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The Step by Step Change to Selective Migration Policy―The Case of German Labor Migration Policy in Last Decade

Kuboyama, Ryo (2015) The Step by Step Change to Selective Migration Policy―The Case of German Labor Migration Policy in Last Decade. [Conference Proceedings] (Submitted)

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    Introduction: Investigating the recent migratory movements, above all the recent increasing migration from the southern European countries to Germany, we can find influence of the economic (financial) crisis in it. However, despite economic crises in Europe, the governments in Europe have never been closing the door for the labor migrants from third countries outside EU, and the many governments increasingly have been opening the door wider for the skilled migrants and care workers from third countries. Overviewing the development of the immigration policy of the European countries in last one and a half decade, we can observe the change from the ‘zero-immigration policy’ to the ‘selective immigration policy’, in which the governments promote the ‘desirable migration’, namely the migration of the highly-skilled as well as the skilled engaging in the type of job being scarce in a domestic labor market, while the governments and EU try to constrain ‘undesirable migration’, refugee migration and irregular migration. Several state like the Netherlands, Germany, the United Kingdom and Denmark have introduced harsh measures against family reunion by imposing a language test or a test with questions about knowledge about the society and the institutions of host country or some restrictive requisites on applicants, in order to select migrants of family reunification and if possible decrease the volume of migration for family reunion. Parallel to the change to selective immigration policy, integration policy also has transformed in the direction of emphasizing the improvement of social and language skills and selecting immigrants by connecting the achievement of the integration course with the renewal of residence permit and advantage in naturalization. The core of ‘selective immigration policy’ is the flexible management and selection of immigration, not any more restriction nor limitation of immigration based on the static ideas, adapting to the shifting paradigms of state intervention in national economy and the supply of welfare as well as manpower; it is combined with the enhancing restraint on ‘not desirable’ migration like illegal migration and family union, and with the ‘selective’ integration policies, in part, in the sense of Joppke’s (2007) ‘civic integration.’ Rather than focusing on the adaptation and incorporation of entire immigrants to national society on some universalist and assimilationist principle, the selective immigrant policy centers on the competence and competitiveness of immigrants, growing language and life skills of them, promoting the incorporation of ‘competent’ immigrants and excluding ‘burdensome’ immigrants, on the principle of utility and selection (Kuboyama 2008). This paper deals with the transformation from zero-immigration policy to selective immigration policy developed in Germany in last decade, mentioning similar cases in other European countries. The paper is composed of two parts. In the first part, I show how several major host states in Europe, above all German and the United Kingdom, put the zero-immigration policy behind to take a course of selective policy from the late 1990s to the beginning 2000s. Germany failed to carry out the reform of immigration policy planned because of power relationship in party politics, as Germany enacted Immigration Act in 2004. The second part elucidates how Germany has constructed step by step selective migration policy, not only in the field of labor migration policy, but in other areas of migration policy, leading to the establishment of the system of selecting immigration and immigrants. The paper is based on the analysis of documents including parliamentary protocols, print media (on the web site), and secondary literature, and the interviews with ministry officers, regional office officers, members responsible for migration policy of labor unions and business circle and civil society actors.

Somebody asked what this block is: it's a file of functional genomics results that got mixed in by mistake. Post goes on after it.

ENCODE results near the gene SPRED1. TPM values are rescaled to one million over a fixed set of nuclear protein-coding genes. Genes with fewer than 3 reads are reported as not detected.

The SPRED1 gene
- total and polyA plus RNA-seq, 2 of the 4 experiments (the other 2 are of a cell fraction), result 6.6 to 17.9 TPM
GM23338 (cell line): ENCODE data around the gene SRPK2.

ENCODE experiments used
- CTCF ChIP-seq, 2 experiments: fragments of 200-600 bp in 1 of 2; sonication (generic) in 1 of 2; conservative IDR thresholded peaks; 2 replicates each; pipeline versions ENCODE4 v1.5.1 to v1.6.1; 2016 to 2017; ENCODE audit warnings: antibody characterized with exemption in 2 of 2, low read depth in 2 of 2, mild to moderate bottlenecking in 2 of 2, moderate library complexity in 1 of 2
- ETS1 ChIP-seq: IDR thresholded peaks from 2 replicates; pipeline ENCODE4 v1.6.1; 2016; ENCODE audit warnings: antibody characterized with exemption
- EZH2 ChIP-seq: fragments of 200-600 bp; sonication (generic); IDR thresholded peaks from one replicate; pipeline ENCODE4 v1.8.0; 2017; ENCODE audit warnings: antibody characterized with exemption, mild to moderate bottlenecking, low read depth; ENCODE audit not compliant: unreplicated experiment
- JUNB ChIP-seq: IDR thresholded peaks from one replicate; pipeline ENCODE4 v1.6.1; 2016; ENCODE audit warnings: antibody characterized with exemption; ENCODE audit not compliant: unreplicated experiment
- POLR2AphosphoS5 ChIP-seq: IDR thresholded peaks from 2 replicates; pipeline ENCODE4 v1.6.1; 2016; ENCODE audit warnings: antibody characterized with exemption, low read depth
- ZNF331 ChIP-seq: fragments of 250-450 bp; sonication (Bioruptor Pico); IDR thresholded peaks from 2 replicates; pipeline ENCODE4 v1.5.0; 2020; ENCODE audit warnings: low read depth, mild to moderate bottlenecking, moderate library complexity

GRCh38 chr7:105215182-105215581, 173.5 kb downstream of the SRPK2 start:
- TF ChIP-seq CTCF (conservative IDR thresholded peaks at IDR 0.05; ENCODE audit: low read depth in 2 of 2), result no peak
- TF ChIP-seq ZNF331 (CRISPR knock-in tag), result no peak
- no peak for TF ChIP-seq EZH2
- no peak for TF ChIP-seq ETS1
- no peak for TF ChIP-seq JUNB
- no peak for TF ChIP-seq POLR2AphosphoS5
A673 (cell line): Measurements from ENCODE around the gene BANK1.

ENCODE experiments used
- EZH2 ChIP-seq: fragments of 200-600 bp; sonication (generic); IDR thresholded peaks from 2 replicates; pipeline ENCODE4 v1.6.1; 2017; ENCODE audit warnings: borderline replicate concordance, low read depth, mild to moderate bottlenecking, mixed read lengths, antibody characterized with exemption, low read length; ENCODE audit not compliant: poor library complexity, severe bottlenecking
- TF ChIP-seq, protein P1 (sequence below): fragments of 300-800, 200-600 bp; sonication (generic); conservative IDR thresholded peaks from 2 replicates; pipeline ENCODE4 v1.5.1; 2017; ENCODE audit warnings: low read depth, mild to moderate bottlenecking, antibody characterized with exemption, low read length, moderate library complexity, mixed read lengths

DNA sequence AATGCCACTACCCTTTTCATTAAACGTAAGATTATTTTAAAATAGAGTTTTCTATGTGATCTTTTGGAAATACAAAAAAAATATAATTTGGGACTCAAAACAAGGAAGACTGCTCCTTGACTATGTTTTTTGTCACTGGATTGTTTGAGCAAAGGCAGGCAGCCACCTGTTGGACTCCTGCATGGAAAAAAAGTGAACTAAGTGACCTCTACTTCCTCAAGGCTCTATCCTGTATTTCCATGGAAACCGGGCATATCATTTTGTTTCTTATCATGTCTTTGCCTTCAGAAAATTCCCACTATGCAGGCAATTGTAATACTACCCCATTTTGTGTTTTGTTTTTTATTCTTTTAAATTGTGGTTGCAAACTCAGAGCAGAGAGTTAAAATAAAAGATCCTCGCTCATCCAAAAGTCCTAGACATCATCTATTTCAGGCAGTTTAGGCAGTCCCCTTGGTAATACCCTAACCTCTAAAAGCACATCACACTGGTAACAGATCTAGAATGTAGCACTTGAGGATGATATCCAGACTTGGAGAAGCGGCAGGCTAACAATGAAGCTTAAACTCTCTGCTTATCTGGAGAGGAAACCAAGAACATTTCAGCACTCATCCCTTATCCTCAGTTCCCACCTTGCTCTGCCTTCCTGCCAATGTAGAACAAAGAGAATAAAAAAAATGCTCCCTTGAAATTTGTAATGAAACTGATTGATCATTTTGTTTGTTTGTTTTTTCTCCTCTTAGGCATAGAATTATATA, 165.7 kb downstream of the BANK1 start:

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    Item Type: Conference Proceedings
    Subjects for non-EU documents: Countries > Germany
    EU policies and themes > Policies & related activities > employment/labour market > employment/unemployment
    Subjects for EU documents: UNSPECIFIED
    EU Series and Periodicals: UNSPECIFIED
    EU Annual Reports: UNSPECIFIED
    Conference: European Union Studies Association (EUSA) > Biennial Conference > 2015 (14th), March 4-7, 2015
    Depositing User: Phil Wilkin
    Official EU Document: No
    Language: English
    Date Deposited: 06 Mar 2018 17:16
    Number of Pages: 27
    Last Modified: 06 Mar 2018 17:16

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